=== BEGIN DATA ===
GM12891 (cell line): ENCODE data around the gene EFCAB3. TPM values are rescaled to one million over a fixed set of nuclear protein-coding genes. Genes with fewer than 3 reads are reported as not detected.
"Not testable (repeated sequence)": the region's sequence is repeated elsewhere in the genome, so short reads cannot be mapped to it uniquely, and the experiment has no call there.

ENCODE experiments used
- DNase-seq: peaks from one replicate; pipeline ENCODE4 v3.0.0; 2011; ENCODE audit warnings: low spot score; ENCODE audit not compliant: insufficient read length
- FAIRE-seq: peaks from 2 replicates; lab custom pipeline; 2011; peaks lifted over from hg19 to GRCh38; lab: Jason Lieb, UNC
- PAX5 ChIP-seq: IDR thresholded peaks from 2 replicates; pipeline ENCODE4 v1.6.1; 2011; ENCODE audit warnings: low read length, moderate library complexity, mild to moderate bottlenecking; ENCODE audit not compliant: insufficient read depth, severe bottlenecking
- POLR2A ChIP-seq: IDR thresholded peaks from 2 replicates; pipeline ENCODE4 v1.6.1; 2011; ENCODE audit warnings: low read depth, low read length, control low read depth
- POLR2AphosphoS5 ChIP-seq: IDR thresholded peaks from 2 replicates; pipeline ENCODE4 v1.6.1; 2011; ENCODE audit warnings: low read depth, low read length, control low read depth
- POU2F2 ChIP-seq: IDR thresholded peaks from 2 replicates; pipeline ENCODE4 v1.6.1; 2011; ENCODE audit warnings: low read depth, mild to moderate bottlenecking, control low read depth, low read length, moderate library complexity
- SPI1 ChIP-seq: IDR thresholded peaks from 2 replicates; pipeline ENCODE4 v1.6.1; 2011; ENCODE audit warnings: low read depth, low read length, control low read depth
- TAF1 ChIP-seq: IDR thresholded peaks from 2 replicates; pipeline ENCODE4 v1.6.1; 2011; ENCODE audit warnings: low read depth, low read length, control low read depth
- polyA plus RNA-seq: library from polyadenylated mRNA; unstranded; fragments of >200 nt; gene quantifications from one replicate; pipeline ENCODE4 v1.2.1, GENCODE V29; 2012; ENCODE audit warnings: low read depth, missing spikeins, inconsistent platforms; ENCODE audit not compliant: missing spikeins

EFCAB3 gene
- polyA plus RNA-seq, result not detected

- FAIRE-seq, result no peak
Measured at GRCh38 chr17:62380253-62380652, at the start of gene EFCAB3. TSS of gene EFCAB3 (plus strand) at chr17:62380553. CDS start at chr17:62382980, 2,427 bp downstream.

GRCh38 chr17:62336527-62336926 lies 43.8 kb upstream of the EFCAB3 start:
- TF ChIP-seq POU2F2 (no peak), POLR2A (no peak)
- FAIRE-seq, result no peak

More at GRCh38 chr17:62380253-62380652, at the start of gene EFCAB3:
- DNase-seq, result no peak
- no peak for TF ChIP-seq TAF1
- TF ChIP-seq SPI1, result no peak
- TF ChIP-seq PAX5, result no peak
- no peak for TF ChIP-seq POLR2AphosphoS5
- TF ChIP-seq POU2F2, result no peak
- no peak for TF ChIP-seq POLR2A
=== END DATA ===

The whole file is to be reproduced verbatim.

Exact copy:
GM12891 (cell line): ENCODE data around the gene EFCAB3. TPM values are rescaled to one million over a fixed set of nuclear protein-coding genes. Genes with fewer than 3 reads are reported as not detected.
"Not testable (repeated sequence)": the region's sequence is repeated elsewhere in the genome, so short reads cannot be mapped to it uniquely, and the experiment has no call there.

ENCODE experiments used
- DNase-seq: peaks from one replicate; pipeline ENCODE4 v3.0.0; 2011; ENCODE audit warnings: low spot score; ENCODE audit not compliant: insufficient read length
- FAIRE-seq: peaks from 2 replicates; lab custom pipeline; 2011; peaks lifted over from hg19 to GRCh38; lab: Jason Lieb, UNC
- PAX5 ChIP-seq: IDR thresholded peaks from 2 replicates; pipeline ENCODE4 v1.6.1; 2011; ENCODE audit warnings: low read length, moderate library complexity, mild to moderate bottlenecking; ENCODE audit not compliant: insufficient read depth, severe bottlenecking
- POLR2A ChIP-seq: IDR thresholded peaks from 2 replicates; pipeline ENCODE4 v1.6.1; 2011; ENCODE audit warnings: low read depth, low read length, control low read depth
- POLR2AphosphoS5 ChIP-seq: IDR thresholded peaks from 2 replicates; pipeline ENCODE4 v1.6.1; 2011; ENCODE audit warnings: low read depth, low read length, control low read depth
- POU2F2 ChIP-seq: IDR thresholded peaks from 2 replicates; pipeline ENCODE4 v1.6.1; 2011; ENCODE audit warnings: low read depth, mild to moderate bottlenecking, control low read depth, low read length, moderate library complexity
- SPI1 ChIP-seq: IDR thresholded peaks from 2 replicates; pipeline ENCODE4 v1.6.1; 2011; ENCODE audit warnings: low read depth, low read length, control low read depth
- TAF1 ChIP-seq: IDR thresholded peaks from 2 replicates; pipeline ENCODE4 v1.6.1; 2011; ENCODE audit warnings: low read depth, low read length, control low read depth
- polyA plus RNA-seq: library from polyadenylated mRNA; unstranded; fragments of >200 nt; gene quantifications from one replicate; pipeline ENCODE4 v1.2.1, GENCODE V29; 2012; ENCODE audit warnings: low read depth, missing spikeins, inconsistent platforms; ENCODE audit not compliant: missing spikeins

EFCAB3 gene
- polyA plus RNA-seq, result not detected

- FAIRE-seq, result no peak
Measured at GRCh38 chr17:62380253-62380652, at the start of gene EFCAB3. TSS of gene EFCAB3 (plus strand) at chr17:62380553. CDS start at chr17:62382980, 2,427 bp downstream.

GRCh38 chr17:62336527-62336926 lies 43.8 kb upstream of the EFCAB3 start:
- TF ChIP-seq POU2F2 (no peak), POLR2A (no peak)
- FAIRE-seq, result no peak

More at GRCh38 chr17:62380253-62380652, at the start of gene EFCAB3:
- DNase-seq, result no peak
- no peak for TF ChIP-seq TAF1
- TF ChIP-seq SPI1, result no peak
- TF ChIP-seq PAX5, result no peak
- no peak for TF ChIP-seq POLR2AphosphoS5
- TF ChIP-seq POU2F2, result no peak
- no peak for TF ChIP-seq POLR2A